There’s a new way in China that police are disappearing human rights defenders and it’s totally outside the law.

They are taking away their names.

It was just before lunch on a Monday in February 2017, when Tibetan refugee Dorjee Gyantsan stepped off a ferry from Poland in Nynäshamn, Sweden. The then 49-year-old began the short walk from the port terminal to the nearby station to take the one-hour train to Stockholm. But Dorjee never made it to the train.


On Tuesday 3 November Safeguard Defenders filed an appeal with the United Nations Office on Drugs and Crime (UNODC) to review a memorandum of understanding (MOU) signed with China's National Supervision Commission (NSC), following mounting criticism of the NSC and its liuzhi system of detention from several UN bodies.

So much has happened in the past few weeks that an update to our coverage of China, Unwelcoming Nation, is well overdue. This time it's the US, Taiwan and Australia that have been in the spotlight with everything from threats to teenaged girls to a revival of the televised forced confession.

Despite international condemnation for broadcasting forced confessions, China aired yet another one Sunday night.

Who are we if our real name is taken away from us?

Chinese police are doing just this – forcing human rights defenders to take on fake names in detention centres – as a way to keep them disappeared from society for longer. With a fake name, no one can find you.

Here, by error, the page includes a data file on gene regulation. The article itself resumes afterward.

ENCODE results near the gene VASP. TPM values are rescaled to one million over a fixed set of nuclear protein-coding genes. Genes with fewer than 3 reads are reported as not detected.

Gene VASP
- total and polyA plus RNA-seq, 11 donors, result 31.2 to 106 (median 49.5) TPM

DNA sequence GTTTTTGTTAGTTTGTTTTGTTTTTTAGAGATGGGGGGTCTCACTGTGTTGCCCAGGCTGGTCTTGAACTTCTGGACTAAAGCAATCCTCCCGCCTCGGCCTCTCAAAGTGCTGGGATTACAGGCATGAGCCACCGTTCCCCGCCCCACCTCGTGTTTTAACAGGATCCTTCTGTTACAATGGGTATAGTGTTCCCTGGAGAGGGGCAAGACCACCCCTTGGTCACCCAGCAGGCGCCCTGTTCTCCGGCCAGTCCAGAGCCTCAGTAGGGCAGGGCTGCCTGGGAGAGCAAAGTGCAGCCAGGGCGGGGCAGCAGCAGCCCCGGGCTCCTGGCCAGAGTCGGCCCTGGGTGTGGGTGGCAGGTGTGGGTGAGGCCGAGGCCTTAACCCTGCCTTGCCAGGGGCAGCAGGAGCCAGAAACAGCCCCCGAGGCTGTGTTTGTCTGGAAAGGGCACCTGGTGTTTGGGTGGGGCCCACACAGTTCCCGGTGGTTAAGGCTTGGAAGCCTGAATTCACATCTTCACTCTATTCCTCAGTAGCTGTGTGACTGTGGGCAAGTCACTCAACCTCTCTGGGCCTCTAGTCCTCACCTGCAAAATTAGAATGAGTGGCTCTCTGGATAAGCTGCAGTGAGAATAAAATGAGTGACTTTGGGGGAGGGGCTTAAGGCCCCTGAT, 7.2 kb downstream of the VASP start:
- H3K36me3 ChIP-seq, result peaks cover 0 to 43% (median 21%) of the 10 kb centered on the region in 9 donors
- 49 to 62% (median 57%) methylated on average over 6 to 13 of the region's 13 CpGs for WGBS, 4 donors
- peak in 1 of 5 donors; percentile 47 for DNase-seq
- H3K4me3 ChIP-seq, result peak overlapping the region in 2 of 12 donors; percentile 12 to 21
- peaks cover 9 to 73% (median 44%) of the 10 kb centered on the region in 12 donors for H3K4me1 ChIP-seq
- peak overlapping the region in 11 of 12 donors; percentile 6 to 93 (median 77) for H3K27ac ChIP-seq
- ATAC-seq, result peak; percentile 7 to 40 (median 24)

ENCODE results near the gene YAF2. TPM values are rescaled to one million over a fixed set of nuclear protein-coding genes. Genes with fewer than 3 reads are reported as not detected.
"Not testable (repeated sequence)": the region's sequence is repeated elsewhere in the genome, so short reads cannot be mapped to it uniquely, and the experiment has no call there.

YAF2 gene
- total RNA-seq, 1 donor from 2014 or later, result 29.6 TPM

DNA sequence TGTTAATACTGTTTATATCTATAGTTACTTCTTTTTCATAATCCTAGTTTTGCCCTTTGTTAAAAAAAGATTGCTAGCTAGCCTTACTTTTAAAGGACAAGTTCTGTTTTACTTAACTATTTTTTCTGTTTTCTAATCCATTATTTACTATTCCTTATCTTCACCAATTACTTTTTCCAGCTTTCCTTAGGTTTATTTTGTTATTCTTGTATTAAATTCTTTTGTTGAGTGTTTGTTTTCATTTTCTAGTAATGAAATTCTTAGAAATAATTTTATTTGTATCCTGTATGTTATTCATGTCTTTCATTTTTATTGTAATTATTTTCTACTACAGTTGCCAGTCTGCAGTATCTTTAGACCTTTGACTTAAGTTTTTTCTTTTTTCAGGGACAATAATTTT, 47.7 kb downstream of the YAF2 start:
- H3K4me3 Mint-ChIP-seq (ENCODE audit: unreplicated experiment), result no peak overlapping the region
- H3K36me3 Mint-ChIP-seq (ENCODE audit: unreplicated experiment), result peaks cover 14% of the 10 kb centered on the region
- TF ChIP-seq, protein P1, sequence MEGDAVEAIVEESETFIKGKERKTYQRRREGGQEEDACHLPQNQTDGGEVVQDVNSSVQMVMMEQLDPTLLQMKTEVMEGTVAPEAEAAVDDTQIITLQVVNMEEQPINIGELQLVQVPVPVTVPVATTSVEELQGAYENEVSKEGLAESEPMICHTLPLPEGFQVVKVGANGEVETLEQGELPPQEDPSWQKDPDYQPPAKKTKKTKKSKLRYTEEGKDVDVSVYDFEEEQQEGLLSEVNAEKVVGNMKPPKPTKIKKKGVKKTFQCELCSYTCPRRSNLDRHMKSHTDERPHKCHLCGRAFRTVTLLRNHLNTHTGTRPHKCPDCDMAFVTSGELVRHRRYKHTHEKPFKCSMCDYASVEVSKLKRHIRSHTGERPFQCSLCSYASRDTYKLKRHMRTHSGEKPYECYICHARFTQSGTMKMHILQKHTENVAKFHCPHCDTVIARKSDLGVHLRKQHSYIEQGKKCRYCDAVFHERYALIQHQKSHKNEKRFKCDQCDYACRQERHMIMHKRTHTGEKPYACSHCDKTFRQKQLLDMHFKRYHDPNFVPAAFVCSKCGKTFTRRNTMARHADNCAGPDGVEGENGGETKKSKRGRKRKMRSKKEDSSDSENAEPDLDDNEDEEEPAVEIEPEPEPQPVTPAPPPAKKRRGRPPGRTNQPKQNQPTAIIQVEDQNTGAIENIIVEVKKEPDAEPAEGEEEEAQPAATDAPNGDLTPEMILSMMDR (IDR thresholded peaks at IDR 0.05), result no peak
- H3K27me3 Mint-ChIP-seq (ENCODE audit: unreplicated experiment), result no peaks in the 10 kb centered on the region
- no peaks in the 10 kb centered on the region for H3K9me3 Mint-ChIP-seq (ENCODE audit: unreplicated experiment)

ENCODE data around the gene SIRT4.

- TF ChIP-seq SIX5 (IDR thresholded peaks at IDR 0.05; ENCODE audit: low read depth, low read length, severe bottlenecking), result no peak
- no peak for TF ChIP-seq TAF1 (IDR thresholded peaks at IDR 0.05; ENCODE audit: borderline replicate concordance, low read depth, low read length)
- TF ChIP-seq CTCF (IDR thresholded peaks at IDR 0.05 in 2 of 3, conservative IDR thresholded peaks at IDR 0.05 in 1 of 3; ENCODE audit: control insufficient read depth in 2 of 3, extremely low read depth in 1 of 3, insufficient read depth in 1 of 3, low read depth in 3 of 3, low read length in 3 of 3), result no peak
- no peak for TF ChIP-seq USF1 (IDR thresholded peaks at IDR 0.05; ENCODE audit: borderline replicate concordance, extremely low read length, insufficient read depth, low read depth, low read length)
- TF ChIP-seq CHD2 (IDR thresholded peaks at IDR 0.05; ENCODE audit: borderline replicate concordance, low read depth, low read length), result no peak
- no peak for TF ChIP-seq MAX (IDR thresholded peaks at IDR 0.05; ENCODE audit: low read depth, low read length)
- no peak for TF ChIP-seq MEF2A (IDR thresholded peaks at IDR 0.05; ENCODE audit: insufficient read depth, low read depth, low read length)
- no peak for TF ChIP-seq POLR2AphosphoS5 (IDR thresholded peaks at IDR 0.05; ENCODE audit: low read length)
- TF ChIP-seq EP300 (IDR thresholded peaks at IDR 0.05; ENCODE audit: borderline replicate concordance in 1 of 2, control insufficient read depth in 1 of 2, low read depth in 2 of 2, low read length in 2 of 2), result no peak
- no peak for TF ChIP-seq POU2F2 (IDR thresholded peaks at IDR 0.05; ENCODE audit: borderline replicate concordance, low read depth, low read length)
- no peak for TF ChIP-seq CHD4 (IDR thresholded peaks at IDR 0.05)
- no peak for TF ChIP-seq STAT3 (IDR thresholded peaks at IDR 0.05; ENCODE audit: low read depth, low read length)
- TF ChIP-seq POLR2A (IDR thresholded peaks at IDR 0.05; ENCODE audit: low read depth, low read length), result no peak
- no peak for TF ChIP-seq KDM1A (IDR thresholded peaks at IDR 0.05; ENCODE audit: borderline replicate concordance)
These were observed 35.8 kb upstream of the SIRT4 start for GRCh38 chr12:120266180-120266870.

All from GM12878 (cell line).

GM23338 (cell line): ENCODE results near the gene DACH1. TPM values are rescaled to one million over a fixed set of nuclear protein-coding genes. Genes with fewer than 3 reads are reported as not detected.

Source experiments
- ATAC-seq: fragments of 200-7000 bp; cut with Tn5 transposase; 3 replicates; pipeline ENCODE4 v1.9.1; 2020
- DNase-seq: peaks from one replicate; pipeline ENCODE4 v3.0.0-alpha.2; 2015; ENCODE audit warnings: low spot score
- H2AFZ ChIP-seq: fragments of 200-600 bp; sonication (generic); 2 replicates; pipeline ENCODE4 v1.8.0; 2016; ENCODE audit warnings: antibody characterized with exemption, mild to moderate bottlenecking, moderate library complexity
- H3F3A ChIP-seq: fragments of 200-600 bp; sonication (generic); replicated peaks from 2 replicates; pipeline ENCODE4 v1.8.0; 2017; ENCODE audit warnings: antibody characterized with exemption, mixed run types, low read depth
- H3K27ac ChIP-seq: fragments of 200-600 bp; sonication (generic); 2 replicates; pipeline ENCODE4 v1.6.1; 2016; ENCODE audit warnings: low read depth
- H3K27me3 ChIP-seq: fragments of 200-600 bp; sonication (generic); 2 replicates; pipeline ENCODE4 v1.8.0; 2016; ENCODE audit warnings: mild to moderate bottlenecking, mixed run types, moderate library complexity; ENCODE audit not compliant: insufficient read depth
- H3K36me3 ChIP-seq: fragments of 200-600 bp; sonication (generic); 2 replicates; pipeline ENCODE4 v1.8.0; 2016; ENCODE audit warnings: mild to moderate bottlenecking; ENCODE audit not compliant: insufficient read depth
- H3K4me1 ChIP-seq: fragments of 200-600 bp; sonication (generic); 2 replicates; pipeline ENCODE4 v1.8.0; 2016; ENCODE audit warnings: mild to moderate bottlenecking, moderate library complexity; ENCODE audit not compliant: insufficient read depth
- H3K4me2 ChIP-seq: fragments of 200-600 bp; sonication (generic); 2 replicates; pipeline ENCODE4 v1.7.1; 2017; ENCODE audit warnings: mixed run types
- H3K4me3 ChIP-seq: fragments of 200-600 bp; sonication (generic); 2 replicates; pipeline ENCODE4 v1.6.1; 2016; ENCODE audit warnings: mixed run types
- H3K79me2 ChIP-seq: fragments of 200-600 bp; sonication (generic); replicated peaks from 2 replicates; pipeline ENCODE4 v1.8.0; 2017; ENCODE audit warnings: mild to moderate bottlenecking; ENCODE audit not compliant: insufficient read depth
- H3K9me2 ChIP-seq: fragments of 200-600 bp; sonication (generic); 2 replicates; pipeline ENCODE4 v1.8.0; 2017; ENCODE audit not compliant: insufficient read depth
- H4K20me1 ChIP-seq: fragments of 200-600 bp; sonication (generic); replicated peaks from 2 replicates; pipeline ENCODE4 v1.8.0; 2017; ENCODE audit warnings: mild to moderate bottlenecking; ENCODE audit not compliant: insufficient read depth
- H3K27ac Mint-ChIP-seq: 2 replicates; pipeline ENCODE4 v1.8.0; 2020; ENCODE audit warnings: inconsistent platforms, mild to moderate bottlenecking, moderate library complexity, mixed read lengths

This January, as we were finishing a ground-breaking report on Vietnam’s practice of forced TV confessions, four new confessions were aired. They were part of a long-running land dispute that ended with deadly clashes between police and villagers, known as the Dong Tam incident.

artist rendering of RSDL facility Safeguard Defenders' founder and director Peter Dahlin describes what disappeared Australian journalist Cheng Lei is likely facing in her RSDL prison in China and how the latest data shows that the system is expanding at a terrifying rate.

Image of Australian journalist Cheng Lei from her Facebook pageThe latest victim of China's hostage diplomacy, in a very long line of victims, is Australian citizen Cheng Lei. She has been working for China's Party-state TV station CGTN for eight years and is a high-profile anchor of their Global Business show.

Cover of Rampant Repression reportA shocking new report by Safeguard Defenders exposes the scale of the numbers of people being held in China's secret RSDL jail system.